But proponents of Keystone XL said the Obama administration’s punt was politically motivated, as making a final decision before the midterm elections could hurt Democrats. “It’s a sad day for America’s workers when politics trumps job creating policy at the White House,” said Jack Gerard, CEO of the American Petroleum Institute. “Strong majorities in the House and the Senate have publicly called for Keystone XL’s approval.”

Democrats stand to suffer no matter what Obama ends up deciding. Approving the pipeline could stifle campaign contributions by environmental groups to Democratic lawmakers, while rejecting the pipeline could hurt Democrats in states whose economies rest on oil and gas production, and threaten support from labor groups who back the construction of the pipeline.

The Laborers’ International Union of North America also voiced its opposition to the latest delay. LIUNA’s president Terry O’Sullivan called it “another low blow to the working men and women of our country for whom the Keystone XL Pipeline is a lifeline to good jobs and energy security.”

Environmentalist and author Bill McKibben, one of the most fervent opponents of the pipeline, gave mixed reviews of the Obama administration’s delay, saying that putting off the decision means slowing the emissions-intensive and dirty extraction of oil in Canada, but bemoaning the President’s hesitation to take a strong stand on climate issues.

“We actually need President Obama providing climate leadership. If he’d just follow the science and reject the stupid pipeline he’d finally send a much-needed signal to the rest of the planet that he’s getting serious,” McKibben said.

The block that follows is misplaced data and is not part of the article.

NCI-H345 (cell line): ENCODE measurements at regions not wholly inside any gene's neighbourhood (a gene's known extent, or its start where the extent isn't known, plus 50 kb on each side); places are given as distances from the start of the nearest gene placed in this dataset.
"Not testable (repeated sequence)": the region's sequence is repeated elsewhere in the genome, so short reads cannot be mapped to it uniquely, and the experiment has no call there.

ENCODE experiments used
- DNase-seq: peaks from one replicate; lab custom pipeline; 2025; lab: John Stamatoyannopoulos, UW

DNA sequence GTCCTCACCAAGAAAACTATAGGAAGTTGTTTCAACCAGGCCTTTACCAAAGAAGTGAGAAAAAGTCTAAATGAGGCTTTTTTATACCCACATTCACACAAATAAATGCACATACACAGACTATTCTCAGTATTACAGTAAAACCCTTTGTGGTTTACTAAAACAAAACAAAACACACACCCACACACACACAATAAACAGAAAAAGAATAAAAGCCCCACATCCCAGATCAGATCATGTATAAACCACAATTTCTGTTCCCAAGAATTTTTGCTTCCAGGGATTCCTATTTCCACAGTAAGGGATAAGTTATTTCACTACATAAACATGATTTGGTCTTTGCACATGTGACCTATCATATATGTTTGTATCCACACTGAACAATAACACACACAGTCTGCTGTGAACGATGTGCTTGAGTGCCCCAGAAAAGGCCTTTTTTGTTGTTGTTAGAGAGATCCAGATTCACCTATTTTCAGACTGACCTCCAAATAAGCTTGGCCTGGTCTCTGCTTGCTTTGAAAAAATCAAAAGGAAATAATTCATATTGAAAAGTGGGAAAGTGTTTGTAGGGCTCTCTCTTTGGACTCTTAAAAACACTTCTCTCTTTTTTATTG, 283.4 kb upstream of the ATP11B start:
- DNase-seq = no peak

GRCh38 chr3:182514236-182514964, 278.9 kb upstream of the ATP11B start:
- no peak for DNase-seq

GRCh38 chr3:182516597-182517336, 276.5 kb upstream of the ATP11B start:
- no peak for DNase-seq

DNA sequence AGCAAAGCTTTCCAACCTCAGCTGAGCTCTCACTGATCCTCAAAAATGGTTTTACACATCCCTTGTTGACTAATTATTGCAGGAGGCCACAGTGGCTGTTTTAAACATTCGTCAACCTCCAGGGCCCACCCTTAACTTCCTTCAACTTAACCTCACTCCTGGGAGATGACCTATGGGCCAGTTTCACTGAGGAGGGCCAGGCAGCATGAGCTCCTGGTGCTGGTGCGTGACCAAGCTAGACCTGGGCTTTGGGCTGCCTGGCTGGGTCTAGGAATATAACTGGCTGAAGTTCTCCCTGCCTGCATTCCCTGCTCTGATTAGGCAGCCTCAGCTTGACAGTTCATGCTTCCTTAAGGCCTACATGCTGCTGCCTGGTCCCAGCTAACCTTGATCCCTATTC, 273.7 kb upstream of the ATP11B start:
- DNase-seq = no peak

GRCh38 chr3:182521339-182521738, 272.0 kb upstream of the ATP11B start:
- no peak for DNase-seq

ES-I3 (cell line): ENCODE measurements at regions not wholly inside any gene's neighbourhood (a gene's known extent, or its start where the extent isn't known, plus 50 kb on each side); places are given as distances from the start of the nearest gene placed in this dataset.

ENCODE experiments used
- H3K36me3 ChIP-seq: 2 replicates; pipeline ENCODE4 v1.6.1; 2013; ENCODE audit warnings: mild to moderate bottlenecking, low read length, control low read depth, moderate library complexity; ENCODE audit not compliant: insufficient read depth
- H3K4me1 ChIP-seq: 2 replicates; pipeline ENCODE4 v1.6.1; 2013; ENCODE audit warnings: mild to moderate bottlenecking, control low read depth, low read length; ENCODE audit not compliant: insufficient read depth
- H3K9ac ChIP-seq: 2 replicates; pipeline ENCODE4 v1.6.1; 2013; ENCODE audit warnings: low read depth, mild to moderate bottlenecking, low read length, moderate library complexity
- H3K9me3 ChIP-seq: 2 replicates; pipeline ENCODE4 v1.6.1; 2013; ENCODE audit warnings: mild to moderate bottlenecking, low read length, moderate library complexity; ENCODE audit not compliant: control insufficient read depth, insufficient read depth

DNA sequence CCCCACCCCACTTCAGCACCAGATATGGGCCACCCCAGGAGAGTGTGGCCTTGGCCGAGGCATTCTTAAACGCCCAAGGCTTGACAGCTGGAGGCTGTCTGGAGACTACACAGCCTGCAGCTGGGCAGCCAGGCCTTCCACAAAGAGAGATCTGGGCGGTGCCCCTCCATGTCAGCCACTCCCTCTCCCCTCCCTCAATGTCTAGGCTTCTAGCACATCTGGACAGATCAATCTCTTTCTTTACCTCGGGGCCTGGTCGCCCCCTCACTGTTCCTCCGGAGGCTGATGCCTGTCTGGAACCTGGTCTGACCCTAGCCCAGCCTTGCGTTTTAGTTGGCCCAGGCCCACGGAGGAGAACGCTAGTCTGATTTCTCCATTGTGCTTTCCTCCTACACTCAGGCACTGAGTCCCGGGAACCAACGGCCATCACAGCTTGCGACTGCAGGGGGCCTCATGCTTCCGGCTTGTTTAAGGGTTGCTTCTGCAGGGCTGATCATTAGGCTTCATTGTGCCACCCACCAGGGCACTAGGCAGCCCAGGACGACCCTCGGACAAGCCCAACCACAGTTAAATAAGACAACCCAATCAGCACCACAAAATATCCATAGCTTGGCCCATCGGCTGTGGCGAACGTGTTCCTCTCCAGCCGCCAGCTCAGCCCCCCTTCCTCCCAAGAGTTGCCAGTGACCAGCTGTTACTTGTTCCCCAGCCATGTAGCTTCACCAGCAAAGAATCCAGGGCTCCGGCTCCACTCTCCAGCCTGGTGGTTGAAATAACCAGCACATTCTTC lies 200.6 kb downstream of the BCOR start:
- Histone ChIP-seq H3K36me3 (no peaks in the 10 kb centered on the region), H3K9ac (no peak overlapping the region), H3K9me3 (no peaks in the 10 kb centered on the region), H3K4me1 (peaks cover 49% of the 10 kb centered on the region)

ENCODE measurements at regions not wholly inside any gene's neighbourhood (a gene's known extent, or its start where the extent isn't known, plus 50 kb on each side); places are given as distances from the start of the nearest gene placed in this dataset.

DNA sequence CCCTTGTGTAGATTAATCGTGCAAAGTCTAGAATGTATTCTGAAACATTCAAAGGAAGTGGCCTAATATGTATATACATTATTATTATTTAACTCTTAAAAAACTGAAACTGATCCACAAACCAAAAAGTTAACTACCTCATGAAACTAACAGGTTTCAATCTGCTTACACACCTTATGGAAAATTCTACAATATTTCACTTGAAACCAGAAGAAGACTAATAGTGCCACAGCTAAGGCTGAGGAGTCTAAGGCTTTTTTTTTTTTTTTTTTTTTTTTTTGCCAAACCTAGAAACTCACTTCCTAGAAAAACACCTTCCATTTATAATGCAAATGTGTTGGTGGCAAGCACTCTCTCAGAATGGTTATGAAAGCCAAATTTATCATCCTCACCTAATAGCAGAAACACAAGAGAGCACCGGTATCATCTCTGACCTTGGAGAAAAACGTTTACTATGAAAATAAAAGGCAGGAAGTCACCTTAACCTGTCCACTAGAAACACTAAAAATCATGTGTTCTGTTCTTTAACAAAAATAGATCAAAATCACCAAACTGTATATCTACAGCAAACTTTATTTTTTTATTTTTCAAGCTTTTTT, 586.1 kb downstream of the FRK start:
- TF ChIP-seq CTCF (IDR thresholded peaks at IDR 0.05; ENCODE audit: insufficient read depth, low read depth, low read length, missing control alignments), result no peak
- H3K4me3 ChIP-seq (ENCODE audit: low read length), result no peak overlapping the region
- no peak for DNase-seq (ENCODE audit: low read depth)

TIME exploration

The Reason We Can’t Find MH 370 Is That We’re Basically Blind

Search For Missing Flight MH370 Shifts To Underwater Mission
Good luck finding anything with that. Bluefin-21 is craned over the side of Australian Defence Vessel Ocean Shield in the search for missing Malaysia Airlines flight MH 370 on April 14, 2014. Handout—Getty Images

We can see countless millions of miles into the blackness of space, but a 3-mile depth in the ocean is testing the very limits of our technology because most of it just doesn’t work underwater

Men have played golf on the moon. Images transmitted from the surface of Mars have become utterly commonplace. The Hubble Space Telescope can see 10 billion to 15 billion light-years into the universe.

But a mere three miles under the sea? That’s a true twilight zone.

As the hunt for Malaysia Airlines Flight 370 demonstrates, at that depth — minuscule compared with the vastness of space — everything is a virtual unknown. A high-tech unmanned underwater submarine, Bluefin-21, has been dispatched four times to look for wreckage from the jet, but the crushing water pressure and impenetrability of this void mean that only its most recent pair of missions were completed. Scrutinizing dust and rock particles on the Red Planet, tens of millions of miles away, is a breeze. Understanding what’s on the seafloor of our own planet is not.

About 95% of deep ocean floor remains unmapped, but that’s almost certainly where the most sought after aircraft in history is going to be found. “Our knowledge of the detailed ocean floor is very, very sparse,” Erik van Sebille, an oceanographer at the University of New South Wales in Sydney, tells TIME.